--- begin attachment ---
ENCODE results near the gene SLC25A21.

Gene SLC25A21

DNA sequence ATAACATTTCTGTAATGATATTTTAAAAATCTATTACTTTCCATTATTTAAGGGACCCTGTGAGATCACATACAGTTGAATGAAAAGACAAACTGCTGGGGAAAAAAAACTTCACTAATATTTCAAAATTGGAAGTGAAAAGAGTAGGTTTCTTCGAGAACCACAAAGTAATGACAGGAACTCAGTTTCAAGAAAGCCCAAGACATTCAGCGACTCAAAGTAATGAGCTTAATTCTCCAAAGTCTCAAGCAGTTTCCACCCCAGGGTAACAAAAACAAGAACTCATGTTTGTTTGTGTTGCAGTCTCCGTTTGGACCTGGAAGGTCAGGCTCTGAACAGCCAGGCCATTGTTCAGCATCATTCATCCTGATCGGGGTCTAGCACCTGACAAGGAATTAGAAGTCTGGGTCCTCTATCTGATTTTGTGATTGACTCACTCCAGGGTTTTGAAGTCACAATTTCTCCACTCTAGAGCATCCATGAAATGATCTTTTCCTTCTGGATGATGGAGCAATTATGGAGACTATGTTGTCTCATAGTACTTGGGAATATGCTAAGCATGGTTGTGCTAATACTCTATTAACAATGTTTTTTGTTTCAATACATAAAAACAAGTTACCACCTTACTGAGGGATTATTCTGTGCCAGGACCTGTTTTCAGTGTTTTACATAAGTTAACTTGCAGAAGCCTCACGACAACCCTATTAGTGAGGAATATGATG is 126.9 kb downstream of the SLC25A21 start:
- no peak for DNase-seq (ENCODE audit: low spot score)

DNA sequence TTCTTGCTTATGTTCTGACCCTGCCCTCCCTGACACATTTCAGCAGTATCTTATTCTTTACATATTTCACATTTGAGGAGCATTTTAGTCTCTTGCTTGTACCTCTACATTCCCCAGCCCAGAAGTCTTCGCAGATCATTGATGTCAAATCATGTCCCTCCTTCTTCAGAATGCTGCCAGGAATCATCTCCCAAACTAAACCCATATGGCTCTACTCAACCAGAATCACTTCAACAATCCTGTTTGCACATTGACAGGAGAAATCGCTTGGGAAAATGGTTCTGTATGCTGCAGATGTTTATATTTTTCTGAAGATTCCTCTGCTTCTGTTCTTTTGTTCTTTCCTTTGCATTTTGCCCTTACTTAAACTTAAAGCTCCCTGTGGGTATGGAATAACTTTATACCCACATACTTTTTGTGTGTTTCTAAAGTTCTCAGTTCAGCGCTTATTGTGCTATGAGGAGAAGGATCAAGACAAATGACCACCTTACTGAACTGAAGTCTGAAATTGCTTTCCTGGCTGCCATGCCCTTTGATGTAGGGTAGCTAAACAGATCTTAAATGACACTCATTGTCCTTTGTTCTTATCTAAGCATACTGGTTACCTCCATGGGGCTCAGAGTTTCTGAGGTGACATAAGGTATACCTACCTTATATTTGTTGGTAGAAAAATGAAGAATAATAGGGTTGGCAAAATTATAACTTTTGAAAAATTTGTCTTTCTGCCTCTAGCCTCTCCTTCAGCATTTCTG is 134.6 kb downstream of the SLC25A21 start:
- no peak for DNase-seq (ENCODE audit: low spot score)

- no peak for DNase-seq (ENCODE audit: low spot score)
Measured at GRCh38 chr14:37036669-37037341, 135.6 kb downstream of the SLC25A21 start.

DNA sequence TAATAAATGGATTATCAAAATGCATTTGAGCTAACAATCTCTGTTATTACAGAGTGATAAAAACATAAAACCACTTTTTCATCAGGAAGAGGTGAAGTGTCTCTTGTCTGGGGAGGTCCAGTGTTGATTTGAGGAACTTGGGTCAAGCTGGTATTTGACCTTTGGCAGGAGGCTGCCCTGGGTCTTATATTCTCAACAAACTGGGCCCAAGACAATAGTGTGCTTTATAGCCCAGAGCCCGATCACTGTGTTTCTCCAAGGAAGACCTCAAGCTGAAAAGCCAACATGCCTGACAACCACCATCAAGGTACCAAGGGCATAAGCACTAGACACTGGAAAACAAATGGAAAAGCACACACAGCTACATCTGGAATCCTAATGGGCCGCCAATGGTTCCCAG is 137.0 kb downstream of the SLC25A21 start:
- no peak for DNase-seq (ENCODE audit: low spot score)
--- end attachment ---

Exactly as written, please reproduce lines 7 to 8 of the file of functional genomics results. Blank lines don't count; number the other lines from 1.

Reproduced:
- no peak for DNase-seq (ENCODE audit: low spot score)
Measured at GRCh38 chr14:37036669-37037341, 135.6 kb downstream of the SLC25A21 start.